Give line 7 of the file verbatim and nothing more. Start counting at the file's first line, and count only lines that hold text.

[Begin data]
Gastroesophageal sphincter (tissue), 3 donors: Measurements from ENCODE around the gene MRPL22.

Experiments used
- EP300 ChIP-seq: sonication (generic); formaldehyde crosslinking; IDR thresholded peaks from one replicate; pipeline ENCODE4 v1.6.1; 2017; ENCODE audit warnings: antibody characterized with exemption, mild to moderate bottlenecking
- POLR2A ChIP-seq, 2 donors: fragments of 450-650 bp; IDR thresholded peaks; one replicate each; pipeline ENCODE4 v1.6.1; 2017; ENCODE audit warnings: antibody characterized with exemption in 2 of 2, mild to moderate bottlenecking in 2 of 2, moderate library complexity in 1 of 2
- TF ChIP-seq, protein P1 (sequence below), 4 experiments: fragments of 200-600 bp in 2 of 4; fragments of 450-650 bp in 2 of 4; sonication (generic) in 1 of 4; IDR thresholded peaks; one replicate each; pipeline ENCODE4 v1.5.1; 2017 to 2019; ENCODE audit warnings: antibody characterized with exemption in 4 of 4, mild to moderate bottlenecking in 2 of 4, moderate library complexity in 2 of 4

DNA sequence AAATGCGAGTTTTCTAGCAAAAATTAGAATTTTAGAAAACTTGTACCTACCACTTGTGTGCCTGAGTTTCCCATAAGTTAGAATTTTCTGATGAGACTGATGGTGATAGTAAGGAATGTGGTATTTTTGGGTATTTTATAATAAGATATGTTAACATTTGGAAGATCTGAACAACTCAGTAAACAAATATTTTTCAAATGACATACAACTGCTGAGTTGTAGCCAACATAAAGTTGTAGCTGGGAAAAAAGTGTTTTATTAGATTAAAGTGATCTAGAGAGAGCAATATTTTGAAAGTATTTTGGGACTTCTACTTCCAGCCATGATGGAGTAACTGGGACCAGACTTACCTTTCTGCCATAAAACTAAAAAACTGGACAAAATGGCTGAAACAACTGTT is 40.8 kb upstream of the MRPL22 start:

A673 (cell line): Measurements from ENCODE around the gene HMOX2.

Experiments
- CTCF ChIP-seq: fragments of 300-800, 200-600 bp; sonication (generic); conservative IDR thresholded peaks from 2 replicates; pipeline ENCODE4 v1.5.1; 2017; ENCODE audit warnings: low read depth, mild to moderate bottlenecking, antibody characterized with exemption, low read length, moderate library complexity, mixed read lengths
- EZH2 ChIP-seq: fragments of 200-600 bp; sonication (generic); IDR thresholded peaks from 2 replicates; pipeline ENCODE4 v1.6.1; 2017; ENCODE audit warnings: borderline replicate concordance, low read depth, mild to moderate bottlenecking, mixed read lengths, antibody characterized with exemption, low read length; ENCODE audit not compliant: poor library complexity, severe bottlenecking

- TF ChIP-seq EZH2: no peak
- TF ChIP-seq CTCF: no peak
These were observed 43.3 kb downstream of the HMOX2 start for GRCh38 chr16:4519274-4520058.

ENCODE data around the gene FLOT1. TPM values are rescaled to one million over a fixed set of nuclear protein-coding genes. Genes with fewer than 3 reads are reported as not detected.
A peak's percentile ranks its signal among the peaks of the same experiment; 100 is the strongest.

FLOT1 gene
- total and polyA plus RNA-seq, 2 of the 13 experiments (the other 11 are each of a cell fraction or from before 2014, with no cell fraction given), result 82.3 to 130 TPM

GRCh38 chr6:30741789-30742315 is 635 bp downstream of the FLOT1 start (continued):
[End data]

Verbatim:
A673 (cell line): Measurements from ENCODE around the gene HMOX2.